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Full text of "Poland Russia and Great Britain 1941-1945"

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numbers of Polish children. The actual number was not defined, but it
was made clear that it was only to be the children of Polish blood. On
November 3, 1942, Ambassador Romer once more referred to the
evacuation; Molotov did not give a refusal, but emphasised that it must
be speeded up. Romer proposed that 19,000 children should leave
Russia, but Vyshinksy protested, stating that only the six hundred who
were already in Aschabad on the Caspian sea could go. Any further
discussion on this problem brought the same negative results.
On the Polish side, the events of the summer and autumn of 1942 in
Russia were to have an ever deepening echo. There had been the
greatest disappointment regarding the fate of the exiles. Many of the
soldiers of the newly-formed Polish Army had been forced to leave their
families on Soviet soil, and the knowledge that they would now be lost
forever, together with millions of their fellow-countrymen, caused the
greatest distress, and augmented the general sense of depression.
Sikorski, adhering to the principlec of maintaining the unity of the Allies,5
and hoping not to increase the friction, continued to minimise the strength
of the Soviet's blows against the cause of Poland. The Polish Press in
Britain and America, however, no longer concealed the seriousness of the
situation. It had already clamoured for the recall of Ambassador Kot,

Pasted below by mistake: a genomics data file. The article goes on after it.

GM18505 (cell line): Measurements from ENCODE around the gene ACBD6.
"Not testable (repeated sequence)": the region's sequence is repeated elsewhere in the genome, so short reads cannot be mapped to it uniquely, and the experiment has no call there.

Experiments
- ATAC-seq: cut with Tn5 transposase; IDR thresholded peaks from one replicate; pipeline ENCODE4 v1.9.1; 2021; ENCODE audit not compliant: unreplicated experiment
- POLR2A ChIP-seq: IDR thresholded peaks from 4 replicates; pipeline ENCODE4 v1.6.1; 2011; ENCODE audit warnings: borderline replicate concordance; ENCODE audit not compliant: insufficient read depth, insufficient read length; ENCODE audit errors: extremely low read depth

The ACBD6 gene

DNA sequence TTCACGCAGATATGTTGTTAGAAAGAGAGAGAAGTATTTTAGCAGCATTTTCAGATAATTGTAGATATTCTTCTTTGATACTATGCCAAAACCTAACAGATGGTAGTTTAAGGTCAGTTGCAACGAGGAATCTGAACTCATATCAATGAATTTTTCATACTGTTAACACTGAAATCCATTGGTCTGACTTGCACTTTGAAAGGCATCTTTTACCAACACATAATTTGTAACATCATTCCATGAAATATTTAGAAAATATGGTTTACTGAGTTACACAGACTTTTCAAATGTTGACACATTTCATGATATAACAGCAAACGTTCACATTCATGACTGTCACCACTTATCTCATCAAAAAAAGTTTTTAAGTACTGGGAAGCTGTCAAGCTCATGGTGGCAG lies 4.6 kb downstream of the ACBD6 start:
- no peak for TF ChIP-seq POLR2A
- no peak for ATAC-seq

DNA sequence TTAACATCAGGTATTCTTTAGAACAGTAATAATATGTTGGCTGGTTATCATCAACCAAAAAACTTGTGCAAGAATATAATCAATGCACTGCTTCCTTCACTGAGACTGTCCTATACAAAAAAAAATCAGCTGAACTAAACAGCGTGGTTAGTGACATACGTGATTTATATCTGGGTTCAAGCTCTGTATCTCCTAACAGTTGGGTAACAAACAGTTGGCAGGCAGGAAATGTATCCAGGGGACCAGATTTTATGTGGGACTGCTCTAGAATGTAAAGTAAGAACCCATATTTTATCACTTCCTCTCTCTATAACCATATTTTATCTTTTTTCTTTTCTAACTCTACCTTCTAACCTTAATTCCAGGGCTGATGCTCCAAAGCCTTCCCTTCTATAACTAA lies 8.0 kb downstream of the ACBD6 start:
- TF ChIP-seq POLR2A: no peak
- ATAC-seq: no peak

and when he left Russia the Press queried whether, under the existing
circumstances another Ambassador should be sent before the matter had
been cleared up, or at least until the Soviets had given a guarantee with
regard to the remaining deportees. Since, as the Polish Press pointed
out, it seemed beyond the capabilities of the Polish Government to
improve the position, it became necessary to arouse the opinion of Britain
and America and bring the whole affair into the right perspective, par-
ticularly as Soviet propaganda was representing Poland to be the country
causing a rift in the c United Front of the Allies.'
In spite of the prevailing circumstances, Sikorski sent another Ambas-
sador, Tadeusz Romer. He was a stout champion of Sikorski's policy
of maintaining relations with Russia at any price. Romer brought Stalin
a letter from Sikorski, in which the latter once more appealed for good-
will and reminded him of the Declaration of Friendship of 1941.
Romer's position in the Soviet Union was not an enviable one. Anxious
to maintain the welfare organisation, he submitted a proposal for the crea-
tion of Polish-Russian control commissions as the link between the Em-
bassy and persons of trust among the exiles, to re-place the previously
existing delegates. In December, the Soviet Government declared at
first that it was prepared to accept this proposal, but finally the Narko-
mindel stated that the relief could be achieved only by " the Polish
Government paying cash into the Soviet treasury to help the Soviet
citizens of Polish origin; the Soviet Government would dispose of this
money and render an account."